The Shooting Star
The Shooting Star Pattern
The Shooting Star is similar to the Evening Star. It is a bearish top reversal pattern that may appear in an uptrend and warns of a possible trend reversal. Where the shooting star differs from the evening star is in the shape of the star, which, in the case of the shooting star, has a long upper shadow like a shooting star and no or very little lower shadow. In other words, the star in the shooting star pattern takes the form of an inverted hammer rather than a doji or a spinning top.
As with the evening star, the shooting star formation consists of three candlesticks, with the middle candlestick being the star. The first candlestick must be light in color and must have a relatively large real body. The second candlestick is the star with a short real body that gaps away from the real body of the first candlestick. The star may form within the upper shadow of the first candlestick. The star implies a weakness in the uptrend as the price rallied and then decline to close closer to the open price. However, the ascending gap between the first candlestick and the star also has a bullish implication. Thus, the third candlestick in the formation must confirm the pattern and must be a dark candlestick that closes well into the body of the first candlestick.
As with the evening star, the reliability of the shooting star is enhanced when the real body of the third candlestick gaps away from the real body of the star. The reliability of the pattern is also enhanced by the extent to which the real body of the third candlestick penetrates the real body of the first candlestick, and if the volume on the first candlestick is lower and the volume on the third candlestick is higher.
The Evening Doji Star
Star patterns are trend reversal patterns that consist of three candlesticks, with the middle candles stick forming the star. A star is a candlestick with a short real body, like a doji or a spinning top, that gaps away from the real body of the preceding candlestick. There are three basic star patterns: the morning star, which appears in a downtrend; and the evening star and the shooting star, which appear in an uptrend.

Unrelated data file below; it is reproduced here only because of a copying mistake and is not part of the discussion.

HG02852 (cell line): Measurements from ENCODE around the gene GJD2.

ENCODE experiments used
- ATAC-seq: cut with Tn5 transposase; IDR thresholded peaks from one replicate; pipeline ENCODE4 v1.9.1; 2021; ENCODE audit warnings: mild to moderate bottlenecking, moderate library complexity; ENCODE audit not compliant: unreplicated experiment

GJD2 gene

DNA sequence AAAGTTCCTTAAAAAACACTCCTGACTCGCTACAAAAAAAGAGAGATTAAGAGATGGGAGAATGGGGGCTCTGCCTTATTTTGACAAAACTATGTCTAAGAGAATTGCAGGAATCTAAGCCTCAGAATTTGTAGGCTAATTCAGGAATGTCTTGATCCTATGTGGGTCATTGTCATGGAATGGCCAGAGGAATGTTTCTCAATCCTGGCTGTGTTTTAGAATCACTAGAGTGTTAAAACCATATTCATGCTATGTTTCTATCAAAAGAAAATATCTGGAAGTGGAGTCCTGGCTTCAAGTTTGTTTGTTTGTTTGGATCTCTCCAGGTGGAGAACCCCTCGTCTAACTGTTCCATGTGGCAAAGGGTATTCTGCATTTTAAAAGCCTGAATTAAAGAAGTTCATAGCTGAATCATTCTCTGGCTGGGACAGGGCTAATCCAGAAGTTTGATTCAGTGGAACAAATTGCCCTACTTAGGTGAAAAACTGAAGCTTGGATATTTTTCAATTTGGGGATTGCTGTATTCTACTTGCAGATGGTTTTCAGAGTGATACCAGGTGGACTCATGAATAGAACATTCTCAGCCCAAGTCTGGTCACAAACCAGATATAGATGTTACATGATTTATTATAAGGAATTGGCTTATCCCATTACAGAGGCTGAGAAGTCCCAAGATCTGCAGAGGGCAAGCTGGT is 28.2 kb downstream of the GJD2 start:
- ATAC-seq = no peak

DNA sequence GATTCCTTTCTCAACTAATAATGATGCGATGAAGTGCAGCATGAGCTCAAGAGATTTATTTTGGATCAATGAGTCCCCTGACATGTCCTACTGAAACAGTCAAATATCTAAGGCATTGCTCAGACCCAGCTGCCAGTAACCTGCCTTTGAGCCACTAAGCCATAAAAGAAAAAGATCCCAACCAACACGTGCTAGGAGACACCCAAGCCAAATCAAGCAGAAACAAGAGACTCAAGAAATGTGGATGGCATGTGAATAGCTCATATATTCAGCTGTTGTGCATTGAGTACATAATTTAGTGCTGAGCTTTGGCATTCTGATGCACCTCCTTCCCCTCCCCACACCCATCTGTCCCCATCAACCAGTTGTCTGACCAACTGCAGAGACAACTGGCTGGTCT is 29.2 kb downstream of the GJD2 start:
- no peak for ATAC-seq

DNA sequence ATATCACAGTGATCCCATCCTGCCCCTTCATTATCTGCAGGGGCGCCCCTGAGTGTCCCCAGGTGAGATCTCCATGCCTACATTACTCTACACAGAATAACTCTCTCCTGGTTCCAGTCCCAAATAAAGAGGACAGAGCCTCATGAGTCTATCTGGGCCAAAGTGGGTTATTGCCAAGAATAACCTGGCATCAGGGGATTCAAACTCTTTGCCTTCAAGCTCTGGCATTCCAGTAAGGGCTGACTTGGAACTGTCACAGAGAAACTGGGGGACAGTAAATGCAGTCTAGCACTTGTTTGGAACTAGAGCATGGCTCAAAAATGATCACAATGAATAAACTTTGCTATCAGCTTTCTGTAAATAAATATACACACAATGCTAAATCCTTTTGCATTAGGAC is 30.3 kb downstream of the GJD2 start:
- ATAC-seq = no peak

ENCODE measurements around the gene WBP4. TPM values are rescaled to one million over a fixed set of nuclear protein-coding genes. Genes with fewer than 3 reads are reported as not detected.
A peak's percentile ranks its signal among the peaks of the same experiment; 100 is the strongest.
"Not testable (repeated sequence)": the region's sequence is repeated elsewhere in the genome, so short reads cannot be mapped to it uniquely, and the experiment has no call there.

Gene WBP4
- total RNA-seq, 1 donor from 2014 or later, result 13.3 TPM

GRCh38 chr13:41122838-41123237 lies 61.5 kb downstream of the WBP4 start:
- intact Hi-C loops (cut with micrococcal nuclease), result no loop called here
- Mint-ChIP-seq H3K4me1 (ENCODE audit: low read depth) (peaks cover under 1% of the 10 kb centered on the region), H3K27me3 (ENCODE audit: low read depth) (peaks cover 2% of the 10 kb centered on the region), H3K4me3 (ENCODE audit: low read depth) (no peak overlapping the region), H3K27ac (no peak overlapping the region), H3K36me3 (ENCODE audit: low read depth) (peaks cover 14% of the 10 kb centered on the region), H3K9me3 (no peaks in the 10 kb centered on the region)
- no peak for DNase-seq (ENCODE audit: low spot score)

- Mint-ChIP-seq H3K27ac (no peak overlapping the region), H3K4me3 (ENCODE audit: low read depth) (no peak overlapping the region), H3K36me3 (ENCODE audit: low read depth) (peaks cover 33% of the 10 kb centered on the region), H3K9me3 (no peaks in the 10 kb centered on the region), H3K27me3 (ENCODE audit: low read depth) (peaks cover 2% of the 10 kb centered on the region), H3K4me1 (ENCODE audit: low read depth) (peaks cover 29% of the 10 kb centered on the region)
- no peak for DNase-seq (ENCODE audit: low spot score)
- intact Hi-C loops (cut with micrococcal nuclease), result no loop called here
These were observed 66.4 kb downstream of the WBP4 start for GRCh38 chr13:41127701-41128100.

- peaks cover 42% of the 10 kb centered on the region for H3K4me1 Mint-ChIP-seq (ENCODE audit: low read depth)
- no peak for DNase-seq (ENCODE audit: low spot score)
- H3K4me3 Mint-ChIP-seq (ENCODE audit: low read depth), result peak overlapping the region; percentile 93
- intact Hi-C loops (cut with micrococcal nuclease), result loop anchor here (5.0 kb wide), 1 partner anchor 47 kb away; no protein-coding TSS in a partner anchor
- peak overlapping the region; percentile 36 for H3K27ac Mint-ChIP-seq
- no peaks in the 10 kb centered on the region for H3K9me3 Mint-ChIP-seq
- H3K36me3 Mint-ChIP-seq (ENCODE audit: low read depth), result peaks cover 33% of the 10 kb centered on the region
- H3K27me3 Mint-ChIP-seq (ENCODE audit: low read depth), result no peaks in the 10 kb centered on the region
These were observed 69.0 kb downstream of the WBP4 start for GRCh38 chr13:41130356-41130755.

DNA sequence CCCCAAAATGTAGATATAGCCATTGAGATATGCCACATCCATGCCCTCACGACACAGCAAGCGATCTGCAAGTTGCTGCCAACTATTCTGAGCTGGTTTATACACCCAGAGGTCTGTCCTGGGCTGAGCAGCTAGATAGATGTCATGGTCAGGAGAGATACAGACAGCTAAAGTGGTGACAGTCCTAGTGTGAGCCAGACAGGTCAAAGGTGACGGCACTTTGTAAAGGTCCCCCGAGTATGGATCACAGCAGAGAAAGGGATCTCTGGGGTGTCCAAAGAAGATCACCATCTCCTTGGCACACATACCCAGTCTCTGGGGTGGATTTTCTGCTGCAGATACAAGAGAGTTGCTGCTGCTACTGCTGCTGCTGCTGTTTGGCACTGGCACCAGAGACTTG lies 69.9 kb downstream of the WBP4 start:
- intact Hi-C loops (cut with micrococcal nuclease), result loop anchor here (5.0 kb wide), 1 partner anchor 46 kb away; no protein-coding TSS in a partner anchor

The morning star and the evening star have a doji or a spinning top as the second candle...
Belt Hold Lines
The Belt-Hold candlestick pattern is a minor trend reversal pattern. It is a single candlestick pattern that consists of a Marubozu candlestick that can be bullish or bearish. A bearish belt-hold line consists of a single dark candlestick that opens at or near its high and closes at or near its low, while a bullish belt-hold line consists of a single rising candlestick that also opens at or near its high and closes at or near its low.
The length of these candlesticks indicates the extent of its significance, which is further enhanced when it appears near market extremes as in an ...
The dark-cloud cover pattern is the opposite of the piercing pattern and appears at the end of an uptrend. It is a dual candlestick pattern with the first candlestick being light in color and having a large real body. The second candlestick must be dark in color, must open higher than the high of the first candlestick and must close down, well into the real body of the first candlestick. The deeper the second candlestick penetrates the first, the more reliable the pattern becomes.
The dark-cloud cover pattern is also more reliable when it appear at or near a resistance line ...
Three Black Crows
The Three Black Crows pattern is the bearish counterpart of the Three Advancing White Soldiers pattern. It is a reversal pattern that consists of three bearish candlesticks that should come into consideration when it appears within an established uptrend, where it indicates a weakness in the uptrend and, potentially, the beginning of a down trend.
Each of the three candlesticks in the Three Black Crows pattern should be relatively long bearish candlesticks with little or no lower shadows. Each of the candlesticks in this pattern should mark a steady decline in ...
Continuation patterns indicate that there is a greater probability of the continuation of a trend than a trend reversal.. These patterns are generally formed when the price action enters a consolidation phase during a pre-existing trend. During the consolidation phase, the trend appears to change; however, the continuation of the preceding trend is more probable.
Some of the common continuation patterns include the cup and handle pattern, flags and pennants, symmetrical triangles, ascending triangle and desc...
Reversal patterns mark the turning point of an existing trend and are good indicators for taking profit or reversing your position. Generally, trend reversal patterns indicate that a support level in a downtrend or a resistance level in an uptrend will hold and that the pre-existing trend will start to reverse. These patterns allow you to enter early in the establishment of the new trend and are usually result in very profitable trades.
The common reversal patterns include the double tops and double bottoms, triple tops and triple bottoms, broadening tops and broadening bottoms, ...